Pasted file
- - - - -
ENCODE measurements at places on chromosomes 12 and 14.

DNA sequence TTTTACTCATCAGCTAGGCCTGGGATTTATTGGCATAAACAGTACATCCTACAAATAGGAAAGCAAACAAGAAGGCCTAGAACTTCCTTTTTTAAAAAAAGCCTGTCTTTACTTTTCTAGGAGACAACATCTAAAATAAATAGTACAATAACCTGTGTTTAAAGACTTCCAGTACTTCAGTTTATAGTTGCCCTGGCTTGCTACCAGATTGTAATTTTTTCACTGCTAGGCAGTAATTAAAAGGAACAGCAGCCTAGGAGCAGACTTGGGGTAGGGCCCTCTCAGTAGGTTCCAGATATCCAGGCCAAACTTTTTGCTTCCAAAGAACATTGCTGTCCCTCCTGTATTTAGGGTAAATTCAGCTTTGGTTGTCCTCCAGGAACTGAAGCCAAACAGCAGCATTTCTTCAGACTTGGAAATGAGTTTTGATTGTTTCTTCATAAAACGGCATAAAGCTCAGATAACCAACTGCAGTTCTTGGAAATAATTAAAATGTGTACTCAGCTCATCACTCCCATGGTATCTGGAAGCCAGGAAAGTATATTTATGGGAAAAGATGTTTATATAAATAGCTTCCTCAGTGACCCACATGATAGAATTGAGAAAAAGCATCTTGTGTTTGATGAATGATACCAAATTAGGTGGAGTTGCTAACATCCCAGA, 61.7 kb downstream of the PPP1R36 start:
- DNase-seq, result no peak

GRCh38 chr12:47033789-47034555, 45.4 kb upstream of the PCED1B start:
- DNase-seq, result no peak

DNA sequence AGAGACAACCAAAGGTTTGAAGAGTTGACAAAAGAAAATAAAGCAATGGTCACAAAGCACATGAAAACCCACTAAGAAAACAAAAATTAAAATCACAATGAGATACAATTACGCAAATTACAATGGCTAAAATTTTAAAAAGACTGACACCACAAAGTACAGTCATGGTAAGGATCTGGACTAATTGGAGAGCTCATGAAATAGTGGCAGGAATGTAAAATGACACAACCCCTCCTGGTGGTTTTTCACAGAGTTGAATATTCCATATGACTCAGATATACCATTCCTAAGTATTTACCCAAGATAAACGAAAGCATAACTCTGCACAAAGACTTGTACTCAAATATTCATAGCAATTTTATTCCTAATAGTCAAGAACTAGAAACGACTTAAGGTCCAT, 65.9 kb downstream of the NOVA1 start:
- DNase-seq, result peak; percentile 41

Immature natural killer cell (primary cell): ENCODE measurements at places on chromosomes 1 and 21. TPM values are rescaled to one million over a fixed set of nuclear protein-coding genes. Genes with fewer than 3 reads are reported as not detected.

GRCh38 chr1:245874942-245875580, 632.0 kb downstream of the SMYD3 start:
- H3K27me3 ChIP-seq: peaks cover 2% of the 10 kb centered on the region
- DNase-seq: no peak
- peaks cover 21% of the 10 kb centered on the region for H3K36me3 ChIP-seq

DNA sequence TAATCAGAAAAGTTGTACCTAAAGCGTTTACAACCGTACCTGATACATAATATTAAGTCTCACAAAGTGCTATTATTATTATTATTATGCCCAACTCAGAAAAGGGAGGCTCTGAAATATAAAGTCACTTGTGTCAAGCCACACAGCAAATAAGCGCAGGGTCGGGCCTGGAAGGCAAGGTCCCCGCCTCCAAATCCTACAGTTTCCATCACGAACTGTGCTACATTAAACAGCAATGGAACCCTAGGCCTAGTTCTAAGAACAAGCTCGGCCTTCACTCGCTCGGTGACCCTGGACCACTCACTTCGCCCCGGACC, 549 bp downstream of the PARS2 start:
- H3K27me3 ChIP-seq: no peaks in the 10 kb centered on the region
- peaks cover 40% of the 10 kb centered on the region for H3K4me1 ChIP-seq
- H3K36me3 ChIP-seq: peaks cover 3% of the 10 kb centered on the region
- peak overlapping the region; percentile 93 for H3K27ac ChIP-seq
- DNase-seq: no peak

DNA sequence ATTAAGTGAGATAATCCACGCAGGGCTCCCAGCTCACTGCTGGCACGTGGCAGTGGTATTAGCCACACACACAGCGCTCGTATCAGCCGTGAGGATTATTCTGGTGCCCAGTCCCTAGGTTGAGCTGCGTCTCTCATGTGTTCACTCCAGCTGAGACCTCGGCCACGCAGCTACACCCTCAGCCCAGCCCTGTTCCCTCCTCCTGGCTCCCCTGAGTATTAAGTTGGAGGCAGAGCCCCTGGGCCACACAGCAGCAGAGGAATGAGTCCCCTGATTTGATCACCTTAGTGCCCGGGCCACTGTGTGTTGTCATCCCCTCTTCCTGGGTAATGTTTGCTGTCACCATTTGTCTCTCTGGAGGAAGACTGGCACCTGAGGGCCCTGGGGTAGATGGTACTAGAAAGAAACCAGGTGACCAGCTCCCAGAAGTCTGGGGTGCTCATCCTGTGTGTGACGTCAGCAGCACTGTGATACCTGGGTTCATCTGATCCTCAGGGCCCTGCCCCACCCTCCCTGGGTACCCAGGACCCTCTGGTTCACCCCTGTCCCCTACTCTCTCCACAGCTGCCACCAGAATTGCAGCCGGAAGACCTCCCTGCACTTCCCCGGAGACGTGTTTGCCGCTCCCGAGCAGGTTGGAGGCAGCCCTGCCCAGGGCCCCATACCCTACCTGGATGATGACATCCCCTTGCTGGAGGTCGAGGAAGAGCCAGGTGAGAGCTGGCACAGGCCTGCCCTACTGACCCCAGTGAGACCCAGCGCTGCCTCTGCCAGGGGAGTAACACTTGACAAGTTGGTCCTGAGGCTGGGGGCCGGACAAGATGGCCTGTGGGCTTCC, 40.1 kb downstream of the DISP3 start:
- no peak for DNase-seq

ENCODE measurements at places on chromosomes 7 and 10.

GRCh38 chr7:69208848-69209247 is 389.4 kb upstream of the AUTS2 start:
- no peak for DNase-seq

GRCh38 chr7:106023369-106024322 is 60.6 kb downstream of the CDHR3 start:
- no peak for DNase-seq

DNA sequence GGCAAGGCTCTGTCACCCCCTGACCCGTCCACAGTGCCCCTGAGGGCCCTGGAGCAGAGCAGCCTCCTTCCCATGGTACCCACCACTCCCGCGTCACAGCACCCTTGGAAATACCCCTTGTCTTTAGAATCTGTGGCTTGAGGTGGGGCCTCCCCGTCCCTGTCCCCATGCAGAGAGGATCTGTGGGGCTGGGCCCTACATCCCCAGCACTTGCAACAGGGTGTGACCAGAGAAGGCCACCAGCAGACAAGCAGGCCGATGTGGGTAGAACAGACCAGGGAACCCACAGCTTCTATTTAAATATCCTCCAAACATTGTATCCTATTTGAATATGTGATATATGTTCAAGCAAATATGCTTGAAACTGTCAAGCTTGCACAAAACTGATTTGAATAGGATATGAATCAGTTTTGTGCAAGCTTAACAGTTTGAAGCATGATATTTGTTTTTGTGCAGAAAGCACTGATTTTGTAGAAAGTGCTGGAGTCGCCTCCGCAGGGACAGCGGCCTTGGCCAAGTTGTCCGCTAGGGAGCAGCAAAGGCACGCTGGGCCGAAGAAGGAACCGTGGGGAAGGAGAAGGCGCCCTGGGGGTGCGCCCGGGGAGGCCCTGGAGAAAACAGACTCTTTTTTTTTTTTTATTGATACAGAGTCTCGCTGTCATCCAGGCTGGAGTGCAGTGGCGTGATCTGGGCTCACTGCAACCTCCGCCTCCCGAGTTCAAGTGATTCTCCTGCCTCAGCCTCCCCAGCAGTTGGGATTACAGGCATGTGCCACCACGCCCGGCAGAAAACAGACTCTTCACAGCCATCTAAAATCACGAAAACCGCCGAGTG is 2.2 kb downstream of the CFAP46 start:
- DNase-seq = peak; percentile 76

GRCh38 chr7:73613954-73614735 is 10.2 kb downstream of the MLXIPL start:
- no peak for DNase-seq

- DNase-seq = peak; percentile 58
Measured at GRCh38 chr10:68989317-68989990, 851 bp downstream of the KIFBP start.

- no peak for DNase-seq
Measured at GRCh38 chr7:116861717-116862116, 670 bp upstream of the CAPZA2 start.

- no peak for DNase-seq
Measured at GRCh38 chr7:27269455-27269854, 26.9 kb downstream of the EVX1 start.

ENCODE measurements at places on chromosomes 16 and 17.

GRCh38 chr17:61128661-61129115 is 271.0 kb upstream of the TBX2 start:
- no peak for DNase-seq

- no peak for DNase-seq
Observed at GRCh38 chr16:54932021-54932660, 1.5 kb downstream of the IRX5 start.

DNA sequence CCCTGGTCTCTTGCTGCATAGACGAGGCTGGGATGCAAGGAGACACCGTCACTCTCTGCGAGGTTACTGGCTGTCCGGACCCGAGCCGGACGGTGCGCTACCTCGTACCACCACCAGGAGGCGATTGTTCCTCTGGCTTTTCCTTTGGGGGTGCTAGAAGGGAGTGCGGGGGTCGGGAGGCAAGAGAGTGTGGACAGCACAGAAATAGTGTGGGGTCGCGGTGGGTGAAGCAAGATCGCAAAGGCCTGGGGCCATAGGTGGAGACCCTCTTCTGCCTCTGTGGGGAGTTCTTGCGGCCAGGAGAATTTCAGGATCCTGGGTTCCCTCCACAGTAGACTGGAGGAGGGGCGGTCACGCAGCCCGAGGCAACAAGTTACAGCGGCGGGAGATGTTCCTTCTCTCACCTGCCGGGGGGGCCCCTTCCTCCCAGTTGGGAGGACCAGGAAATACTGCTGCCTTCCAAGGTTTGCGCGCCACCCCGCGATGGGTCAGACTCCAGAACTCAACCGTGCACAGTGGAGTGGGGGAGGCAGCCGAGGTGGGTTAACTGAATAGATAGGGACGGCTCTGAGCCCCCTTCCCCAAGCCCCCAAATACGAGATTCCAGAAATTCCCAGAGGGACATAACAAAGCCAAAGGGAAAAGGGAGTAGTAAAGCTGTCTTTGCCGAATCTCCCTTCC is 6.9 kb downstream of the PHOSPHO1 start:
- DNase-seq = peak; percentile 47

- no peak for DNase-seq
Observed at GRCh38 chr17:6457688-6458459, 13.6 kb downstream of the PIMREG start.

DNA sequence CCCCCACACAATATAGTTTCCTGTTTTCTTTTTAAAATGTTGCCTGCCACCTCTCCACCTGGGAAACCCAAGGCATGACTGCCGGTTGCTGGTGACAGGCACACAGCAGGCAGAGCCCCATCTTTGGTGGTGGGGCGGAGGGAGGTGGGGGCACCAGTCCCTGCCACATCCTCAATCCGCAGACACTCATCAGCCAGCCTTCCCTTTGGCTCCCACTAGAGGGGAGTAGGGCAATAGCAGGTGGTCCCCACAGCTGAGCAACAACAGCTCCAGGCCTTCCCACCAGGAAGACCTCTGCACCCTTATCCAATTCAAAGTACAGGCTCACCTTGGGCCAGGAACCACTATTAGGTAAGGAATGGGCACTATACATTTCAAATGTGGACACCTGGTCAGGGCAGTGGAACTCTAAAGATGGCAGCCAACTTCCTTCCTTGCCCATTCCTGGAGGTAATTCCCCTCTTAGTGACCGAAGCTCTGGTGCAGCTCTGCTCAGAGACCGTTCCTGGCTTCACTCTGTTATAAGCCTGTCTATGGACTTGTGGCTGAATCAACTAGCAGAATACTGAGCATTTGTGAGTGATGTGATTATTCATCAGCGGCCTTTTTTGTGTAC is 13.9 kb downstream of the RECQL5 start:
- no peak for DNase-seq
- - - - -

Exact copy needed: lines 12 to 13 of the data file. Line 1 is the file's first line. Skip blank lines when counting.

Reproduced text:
- peaks cover 21% of the 10 kb centered on the region for H3K36me3 ChIP-seq

DNA sequence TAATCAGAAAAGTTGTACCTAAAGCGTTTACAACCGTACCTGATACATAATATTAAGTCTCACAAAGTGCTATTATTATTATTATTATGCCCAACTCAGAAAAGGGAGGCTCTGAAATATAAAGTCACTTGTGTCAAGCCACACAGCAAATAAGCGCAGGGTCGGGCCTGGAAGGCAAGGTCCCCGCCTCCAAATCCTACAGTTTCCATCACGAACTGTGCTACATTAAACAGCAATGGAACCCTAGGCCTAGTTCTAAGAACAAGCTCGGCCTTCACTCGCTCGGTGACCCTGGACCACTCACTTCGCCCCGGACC, 549 bp downstream of the PARS2 start: